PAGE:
What will Ms. O'Neill's posture be here? Perhaps friendly voices in the community can write her and the newspapers to let them know that this struggle has just begun.

What's really needed is organizing community support for defendants who insist on trials, regular monitoring of the police, and posting on line of videos of police harassing the poor in the name of "law and order".

I'd like to take issue with one point made above. Jynelle La Pointe refers to the proponents of The Dreaded Ordinance as "brought up wrong."

Unfortunately, it's even more bizarre than that, at least to me. I don't believe any one of the members of the City Council was brought up to act in the irrational ways they have. I venture to say that not one of them--in their homes or religious educations or in their regular schooling--were ever taught to be harsh to the homeless. To the contrary, every religion I know of teaches what Martin Luther King taught--how you treat the members who have the least says the most about a community and to be compassionate to those in need..

Now, sadly--but hopefully only temporarily--Palo Alto is casting its lot with those who would build higher walls, harsher prisons, and greater barriers to the free interactions between people that have made this country so great and Silicon Valley so productive.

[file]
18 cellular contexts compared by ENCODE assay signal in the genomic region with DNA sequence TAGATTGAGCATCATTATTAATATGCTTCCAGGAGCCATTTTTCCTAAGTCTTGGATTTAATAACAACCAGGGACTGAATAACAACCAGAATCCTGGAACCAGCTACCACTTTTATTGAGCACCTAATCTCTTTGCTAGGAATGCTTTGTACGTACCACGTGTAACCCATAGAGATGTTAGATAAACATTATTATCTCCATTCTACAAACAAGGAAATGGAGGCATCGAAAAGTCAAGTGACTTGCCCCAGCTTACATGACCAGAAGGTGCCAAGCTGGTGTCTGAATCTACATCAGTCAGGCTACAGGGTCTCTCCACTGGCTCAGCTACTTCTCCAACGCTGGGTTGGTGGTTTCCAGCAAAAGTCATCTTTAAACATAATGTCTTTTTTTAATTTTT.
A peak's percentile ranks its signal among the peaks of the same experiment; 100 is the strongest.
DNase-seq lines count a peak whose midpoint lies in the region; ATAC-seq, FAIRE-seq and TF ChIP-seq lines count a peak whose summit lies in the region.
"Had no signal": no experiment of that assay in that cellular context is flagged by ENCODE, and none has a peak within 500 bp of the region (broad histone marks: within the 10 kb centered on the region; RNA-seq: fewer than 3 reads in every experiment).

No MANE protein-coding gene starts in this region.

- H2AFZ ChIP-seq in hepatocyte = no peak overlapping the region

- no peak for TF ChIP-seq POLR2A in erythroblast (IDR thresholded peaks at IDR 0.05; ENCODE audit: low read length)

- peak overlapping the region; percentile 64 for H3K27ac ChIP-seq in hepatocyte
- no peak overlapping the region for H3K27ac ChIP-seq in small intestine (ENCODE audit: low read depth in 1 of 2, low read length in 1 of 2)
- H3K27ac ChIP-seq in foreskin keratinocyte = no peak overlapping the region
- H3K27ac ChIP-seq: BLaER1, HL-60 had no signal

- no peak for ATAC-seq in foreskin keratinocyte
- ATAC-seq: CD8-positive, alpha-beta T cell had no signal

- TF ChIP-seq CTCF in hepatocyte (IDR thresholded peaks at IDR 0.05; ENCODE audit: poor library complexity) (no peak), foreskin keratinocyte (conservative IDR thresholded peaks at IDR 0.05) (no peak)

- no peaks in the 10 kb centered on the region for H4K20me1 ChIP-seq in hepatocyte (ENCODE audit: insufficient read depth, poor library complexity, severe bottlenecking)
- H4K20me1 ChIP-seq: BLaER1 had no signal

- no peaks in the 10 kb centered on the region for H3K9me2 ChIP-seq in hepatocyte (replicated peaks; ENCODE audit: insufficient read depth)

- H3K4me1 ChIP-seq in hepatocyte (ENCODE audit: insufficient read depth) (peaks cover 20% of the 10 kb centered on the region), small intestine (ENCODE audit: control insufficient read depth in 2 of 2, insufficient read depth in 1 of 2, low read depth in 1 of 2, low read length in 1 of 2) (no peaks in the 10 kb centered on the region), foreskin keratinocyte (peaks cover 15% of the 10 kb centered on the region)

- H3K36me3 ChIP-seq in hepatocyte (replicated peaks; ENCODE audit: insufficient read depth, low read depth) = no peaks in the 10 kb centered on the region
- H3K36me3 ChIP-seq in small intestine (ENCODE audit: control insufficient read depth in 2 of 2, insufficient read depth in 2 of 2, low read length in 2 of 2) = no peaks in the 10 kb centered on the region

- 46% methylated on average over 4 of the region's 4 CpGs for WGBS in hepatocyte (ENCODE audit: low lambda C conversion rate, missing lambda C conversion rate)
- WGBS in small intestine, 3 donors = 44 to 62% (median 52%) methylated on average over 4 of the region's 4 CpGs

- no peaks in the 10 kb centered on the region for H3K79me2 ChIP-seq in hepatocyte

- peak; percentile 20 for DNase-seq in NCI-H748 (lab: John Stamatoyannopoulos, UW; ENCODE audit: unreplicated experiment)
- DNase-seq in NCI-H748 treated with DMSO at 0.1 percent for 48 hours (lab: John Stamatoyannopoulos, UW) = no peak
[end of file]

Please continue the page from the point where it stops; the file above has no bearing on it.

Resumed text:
Many good citizens of Palo Alto are saddened, embarrassed, and stymied.

Let me assure those who are concerned that there are legal remedies afoot. The Dreaded, Vicious, Draconian, Very UN-Palo Alto Ordinance will not stand.

It is not the will of the good citizens who worked and waited for years to build the Opportunity Center, who extend personal and public kindnesses to those less fortunate.

It is not in keeping with a community that requires high school students to put in time helping in a community service organization before they graduate.

It will not stand.

Hi Robert Norse,

What can I have written a truly remarkable letter/post...hitting all the necessary pressure points, the City of Palo Alto...the lame...for the most part, city council...and a Public Defender...who has finally stepped from behind her curtain with a veiled threat to be a real defender of all the public, including the unhoused.